As I became more aware of social inequities, teaching seemed to be the natural choice.”
After graduating from the University of California, Berkeley with a degree in applied mathematics, Cliff Cheng traveled the world for two years. “I visited places I had only dreamed about seeing; taught poetry, drove a forklift and tutored kids in math and reading.”
Cliff had first come to the US from his native Hong Kong when he was six. Growing up in the working-class neighborhoods of San Lorenzo, Calif., he was never sure of his future. “My parents wanted me to go to college, but it seemed like a pipe dream. In my neighborhood I didn’t hear about high school graduates who went to college.”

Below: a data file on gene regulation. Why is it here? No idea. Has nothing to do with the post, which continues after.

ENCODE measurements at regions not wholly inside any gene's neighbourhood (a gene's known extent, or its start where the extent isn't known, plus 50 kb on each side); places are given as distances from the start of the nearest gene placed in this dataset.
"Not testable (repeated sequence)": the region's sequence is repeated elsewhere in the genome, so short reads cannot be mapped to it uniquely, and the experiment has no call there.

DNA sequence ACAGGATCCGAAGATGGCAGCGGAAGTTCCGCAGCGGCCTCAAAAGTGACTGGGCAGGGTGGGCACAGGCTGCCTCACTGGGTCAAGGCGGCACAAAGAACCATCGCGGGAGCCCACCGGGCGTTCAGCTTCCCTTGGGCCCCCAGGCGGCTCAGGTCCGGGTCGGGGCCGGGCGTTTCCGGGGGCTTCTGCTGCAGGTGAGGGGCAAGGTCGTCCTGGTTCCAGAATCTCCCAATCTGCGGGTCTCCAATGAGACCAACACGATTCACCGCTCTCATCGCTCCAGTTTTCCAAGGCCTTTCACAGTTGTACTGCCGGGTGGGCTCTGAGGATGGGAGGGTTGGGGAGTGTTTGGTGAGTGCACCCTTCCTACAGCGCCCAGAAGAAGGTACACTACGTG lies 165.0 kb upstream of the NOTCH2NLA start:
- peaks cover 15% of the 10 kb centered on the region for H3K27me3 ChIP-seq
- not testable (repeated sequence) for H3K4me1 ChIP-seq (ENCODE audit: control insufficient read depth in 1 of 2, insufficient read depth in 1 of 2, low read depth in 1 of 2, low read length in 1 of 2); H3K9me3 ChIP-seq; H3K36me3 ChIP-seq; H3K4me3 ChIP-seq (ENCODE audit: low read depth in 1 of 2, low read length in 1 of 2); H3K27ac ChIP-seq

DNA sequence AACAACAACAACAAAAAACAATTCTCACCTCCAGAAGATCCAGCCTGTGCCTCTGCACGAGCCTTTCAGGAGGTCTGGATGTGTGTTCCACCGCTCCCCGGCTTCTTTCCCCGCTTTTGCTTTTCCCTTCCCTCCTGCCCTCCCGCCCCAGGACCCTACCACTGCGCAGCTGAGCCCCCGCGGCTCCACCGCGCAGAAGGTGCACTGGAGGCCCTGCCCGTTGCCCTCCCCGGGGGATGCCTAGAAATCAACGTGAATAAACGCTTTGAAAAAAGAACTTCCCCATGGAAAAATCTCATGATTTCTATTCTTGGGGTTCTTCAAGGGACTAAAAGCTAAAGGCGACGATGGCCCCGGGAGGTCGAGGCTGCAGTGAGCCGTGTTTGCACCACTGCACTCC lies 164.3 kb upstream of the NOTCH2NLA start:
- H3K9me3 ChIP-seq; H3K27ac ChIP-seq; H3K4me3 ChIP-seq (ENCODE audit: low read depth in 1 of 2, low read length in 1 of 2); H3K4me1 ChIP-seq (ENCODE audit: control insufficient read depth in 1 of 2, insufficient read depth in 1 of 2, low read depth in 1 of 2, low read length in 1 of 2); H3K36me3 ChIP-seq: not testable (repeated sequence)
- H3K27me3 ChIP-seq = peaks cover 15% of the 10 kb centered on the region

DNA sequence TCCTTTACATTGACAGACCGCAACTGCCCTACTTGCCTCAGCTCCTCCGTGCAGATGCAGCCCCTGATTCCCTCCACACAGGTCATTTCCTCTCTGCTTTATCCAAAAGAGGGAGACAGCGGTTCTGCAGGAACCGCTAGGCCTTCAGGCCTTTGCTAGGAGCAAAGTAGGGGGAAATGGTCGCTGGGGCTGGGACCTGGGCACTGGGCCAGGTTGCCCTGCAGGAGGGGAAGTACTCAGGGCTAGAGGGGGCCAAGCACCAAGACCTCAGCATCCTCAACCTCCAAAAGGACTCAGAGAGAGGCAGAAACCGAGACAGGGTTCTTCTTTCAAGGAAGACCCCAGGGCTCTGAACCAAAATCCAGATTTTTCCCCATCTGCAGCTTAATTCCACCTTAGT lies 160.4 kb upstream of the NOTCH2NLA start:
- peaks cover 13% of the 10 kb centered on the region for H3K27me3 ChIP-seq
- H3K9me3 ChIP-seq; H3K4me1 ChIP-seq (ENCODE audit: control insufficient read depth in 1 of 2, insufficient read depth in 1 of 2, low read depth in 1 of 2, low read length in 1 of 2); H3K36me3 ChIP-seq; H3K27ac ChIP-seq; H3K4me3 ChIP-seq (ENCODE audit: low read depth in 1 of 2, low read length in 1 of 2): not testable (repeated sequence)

Cliff attributes the change in his thinking to his school teachers. After a recruiter from a vocational education program advised him to consider a welding class to gain job experience, his teachers convinced him to focus instead on the most rigorous academic courses that the school had to offer. Cliff took their advice and began thriving in advanced placement (AP) classes, earning acceptance to Berkeley as the first in his family to attend and graduate from college.
After two years of world travel, Cliff enrolled in graduate studies at Stanford University where he earned his master’s degree in education and a teaching credential. “I hope that in some small way I can have an impact on my future students the way my teachers had an impact on me.”